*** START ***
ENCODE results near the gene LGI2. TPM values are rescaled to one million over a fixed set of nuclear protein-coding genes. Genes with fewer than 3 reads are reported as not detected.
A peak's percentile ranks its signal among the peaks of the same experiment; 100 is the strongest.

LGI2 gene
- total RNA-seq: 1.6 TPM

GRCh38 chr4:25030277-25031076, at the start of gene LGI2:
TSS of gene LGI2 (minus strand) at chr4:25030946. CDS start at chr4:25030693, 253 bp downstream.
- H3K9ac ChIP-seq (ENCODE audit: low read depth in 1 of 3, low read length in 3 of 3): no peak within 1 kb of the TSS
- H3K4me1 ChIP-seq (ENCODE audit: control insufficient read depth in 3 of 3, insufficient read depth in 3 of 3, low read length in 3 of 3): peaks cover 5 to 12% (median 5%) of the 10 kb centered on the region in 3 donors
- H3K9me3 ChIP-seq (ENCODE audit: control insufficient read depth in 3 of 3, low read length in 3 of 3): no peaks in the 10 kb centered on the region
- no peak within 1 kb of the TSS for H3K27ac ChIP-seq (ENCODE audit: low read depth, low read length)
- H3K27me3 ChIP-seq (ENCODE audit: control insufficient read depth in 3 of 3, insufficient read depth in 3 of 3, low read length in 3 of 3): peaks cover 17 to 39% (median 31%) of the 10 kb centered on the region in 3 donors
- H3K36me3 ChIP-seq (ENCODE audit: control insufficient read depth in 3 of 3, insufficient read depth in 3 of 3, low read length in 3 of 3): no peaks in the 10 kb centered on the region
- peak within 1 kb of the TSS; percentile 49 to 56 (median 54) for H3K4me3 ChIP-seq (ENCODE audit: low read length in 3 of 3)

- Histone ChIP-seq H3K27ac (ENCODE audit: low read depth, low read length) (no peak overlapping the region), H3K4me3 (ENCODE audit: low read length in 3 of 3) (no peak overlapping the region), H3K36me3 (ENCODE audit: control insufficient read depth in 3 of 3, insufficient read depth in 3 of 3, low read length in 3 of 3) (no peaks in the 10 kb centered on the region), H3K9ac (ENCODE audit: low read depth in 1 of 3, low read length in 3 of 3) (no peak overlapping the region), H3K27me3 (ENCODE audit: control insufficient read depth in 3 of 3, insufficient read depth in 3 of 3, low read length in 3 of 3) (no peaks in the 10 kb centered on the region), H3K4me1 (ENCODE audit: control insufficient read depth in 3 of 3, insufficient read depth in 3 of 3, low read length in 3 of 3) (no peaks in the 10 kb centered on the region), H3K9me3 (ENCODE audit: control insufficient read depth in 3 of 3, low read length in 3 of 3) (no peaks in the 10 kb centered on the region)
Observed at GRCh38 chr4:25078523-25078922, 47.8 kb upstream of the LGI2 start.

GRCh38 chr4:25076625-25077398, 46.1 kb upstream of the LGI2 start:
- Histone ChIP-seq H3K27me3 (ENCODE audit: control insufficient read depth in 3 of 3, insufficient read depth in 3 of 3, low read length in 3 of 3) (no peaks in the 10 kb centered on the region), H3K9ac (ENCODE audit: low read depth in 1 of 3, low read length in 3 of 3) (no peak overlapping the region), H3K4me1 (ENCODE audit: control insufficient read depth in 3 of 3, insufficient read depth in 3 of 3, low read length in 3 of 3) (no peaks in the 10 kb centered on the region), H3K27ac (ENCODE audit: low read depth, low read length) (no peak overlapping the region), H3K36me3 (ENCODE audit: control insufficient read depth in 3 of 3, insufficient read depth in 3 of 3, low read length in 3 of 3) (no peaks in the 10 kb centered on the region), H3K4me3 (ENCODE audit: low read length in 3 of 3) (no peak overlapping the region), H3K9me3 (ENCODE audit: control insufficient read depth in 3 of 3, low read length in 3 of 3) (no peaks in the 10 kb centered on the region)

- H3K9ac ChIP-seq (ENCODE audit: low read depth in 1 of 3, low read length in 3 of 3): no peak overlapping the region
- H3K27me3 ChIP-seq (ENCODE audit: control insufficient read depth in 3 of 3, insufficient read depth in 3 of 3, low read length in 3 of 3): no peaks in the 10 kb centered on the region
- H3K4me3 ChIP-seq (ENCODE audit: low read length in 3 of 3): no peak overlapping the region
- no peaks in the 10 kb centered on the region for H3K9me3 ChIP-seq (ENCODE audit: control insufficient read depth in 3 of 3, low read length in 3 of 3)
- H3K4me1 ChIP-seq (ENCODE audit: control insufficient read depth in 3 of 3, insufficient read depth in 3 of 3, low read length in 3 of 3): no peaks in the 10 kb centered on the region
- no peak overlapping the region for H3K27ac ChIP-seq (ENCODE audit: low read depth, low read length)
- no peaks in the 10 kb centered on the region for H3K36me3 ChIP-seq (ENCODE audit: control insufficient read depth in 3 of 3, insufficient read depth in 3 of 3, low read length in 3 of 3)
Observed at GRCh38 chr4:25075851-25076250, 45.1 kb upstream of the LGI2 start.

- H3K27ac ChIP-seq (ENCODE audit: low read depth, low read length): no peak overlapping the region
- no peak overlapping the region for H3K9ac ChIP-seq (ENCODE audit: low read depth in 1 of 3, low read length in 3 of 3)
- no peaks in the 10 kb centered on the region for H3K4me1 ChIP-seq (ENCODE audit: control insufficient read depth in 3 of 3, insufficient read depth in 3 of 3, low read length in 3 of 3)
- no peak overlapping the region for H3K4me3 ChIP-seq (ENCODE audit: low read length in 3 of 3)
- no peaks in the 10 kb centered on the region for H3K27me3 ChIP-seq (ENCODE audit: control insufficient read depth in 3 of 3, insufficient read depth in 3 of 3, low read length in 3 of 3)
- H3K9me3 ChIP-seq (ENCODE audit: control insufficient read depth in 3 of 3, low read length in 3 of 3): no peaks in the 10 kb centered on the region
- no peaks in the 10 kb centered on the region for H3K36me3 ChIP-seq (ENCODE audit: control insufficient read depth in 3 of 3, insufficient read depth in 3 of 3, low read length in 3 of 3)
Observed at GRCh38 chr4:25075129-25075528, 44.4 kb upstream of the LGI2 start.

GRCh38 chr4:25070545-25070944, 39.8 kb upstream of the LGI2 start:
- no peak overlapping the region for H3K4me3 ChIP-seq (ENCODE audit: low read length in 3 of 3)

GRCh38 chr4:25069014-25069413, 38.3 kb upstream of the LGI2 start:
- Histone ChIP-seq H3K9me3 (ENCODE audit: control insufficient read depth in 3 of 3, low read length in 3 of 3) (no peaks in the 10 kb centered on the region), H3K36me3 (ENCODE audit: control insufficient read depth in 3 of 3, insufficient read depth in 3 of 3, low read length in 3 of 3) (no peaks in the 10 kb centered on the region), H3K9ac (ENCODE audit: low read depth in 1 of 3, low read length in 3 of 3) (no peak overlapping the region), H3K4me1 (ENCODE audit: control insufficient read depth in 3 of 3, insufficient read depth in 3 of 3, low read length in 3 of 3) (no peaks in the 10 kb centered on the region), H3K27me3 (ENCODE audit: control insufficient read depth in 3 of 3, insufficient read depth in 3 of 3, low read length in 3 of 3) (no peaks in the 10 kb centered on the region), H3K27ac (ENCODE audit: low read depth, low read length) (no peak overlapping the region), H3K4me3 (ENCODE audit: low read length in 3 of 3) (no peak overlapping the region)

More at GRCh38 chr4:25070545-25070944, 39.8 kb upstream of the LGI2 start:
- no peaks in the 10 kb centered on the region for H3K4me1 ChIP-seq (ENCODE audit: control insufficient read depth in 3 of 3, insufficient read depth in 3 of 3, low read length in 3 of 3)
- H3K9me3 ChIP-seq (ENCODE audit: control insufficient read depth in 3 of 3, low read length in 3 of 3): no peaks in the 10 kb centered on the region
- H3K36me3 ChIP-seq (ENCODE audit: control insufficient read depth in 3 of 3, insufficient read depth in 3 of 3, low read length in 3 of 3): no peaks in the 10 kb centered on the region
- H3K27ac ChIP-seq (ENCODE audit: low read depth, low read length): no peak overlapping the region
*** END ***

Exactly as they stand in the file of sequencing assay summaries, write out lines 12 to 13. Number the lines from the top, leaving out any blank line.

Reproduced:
- H3K36me3 ChIP-seq (ENCODE audit: control insufficient read depth in 3 of 3, insufficient read depth in 3 of 3, low read length in 3 of 3): no peaks in the 10 kb centered on the region
- peak within 1 kb of the TSS; percentile 49 to 56 (median 54) for H3K4me3 ChIP-seq (ENCODE audit: low read length in 3 of 3)